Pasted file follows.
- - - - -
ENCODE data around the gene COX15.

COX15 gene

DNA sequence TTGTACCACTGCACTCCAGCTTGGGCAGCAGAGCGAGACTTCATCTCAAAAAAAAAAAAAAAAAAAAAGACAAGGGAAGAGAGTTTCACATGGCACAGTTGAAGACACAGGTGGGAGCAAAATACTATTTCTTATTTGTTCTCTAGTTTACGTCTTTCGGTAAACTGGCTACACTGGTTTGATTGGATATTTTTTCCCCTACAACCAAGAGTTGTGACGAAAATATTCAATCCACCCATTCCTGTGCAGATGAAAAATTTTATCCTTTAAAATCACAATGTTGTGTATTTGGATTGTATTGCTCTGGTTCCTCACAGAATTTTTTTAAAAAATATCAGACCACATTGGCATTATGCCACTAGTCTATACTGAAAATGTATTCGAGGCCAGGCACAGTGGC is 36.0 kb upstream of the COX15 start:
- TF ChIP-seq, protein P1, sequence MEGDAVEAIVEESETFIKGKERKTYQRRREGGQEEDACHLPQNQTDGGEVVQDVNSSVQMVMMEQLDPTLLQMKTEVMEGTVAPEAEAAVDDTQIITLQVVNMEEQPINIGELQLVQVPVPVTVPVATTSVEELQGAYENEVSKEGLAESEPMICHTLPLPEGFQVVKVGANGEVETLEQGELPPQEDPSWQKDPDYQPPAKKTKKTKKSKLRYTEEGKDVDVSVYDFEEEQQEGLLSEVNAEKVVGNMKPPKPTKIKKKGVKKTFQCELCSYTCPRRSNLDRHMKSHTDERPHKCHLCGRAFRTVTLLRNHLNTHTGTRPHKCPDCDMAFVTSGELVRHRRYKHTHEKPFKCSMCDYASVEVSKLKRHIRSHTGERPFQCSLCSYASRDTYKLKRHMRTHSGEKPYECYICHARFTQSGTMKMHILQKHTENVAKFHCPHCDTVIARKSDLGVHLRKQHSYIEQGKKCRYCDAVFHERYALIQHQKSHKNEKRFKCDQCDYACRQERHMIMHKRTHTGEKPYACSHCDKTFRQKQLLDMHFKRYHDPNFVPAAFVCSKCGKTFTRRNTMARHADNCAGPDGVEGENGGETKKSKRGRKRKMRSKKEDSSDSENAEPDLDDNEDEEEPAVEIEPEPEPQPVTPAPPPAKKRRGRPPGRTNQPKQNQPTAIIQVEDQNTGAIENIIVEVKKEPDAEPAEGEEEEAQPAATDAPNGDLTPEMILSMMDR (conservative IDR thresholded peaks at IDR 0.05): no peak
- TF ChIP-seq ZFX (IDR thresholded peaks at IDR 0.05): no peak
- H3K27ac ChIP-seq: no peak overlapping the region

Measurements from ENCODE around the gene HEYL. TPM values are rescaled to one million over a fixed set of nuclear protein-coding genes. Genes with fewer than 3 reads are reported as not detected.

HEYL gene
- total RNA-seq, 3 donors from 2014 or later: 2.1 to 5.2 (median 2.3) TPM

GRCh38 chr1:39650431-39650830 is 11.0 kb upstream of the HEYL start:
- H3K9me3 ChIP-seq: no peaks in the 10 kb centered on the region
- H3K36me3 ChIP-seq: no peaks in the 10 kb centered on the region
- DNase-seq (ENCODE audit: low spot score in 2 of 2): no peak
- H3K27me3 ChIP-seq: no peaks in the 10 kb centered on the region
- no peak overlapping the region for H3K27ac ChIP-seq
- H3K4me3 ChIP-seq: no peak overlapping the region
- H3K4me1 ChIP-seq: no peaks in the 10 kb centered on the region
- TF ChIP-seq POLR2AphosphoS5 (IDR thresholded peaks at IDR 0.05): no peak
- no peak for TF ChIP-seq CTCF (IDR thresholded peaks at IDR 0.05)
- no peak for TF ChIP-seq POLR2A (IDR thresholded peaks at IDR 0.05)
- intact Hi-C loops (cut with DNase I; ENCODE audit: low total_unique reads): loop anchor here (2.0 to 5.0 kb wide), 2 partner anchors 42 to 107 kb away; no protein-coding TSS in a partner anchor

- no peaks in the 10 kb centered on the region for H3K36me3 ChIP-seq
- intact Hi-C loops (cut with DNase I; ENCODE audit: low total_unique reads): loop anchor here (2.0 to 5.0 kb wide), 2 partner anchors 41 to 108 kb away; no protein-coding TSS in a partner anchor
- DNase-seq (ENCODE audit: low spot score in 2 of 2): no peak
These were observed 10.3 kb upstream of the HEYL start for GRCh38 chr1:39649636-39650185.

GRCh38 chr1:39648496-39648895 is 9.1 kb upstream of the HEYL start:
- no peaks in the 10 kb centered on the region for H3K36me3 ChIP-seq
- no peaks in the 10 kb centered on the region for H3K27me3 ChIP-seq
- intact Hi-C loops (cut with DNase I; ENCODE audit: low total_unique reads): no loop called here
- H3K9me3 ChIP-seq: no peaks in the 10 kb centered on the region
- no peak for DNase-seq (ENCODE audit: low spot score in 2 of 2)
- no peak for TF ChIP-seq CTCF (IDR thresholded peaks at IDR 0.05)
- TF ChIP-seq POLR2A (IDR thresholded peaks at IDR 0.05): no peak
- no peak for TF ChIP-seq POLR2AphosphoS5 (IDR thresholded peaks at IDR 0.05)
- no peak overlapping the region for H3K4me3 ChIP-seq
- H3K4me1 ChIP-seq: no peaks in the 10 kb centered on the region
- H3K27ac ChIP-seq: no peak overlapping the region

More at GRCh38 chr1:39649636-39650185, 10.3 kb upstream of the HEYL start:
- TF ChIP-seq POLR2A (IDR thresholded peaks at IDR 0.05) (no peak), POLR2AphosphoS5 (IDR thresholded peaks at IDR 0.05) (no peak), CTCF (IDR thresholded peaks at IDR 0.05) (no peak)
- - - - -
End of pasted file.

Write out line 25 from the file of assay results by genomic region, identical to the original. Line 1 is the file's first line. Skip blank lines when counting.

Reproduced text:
These were observed 10.3 kb upstream of the HEYL start for GRCh38 chr1:39649636-39650185.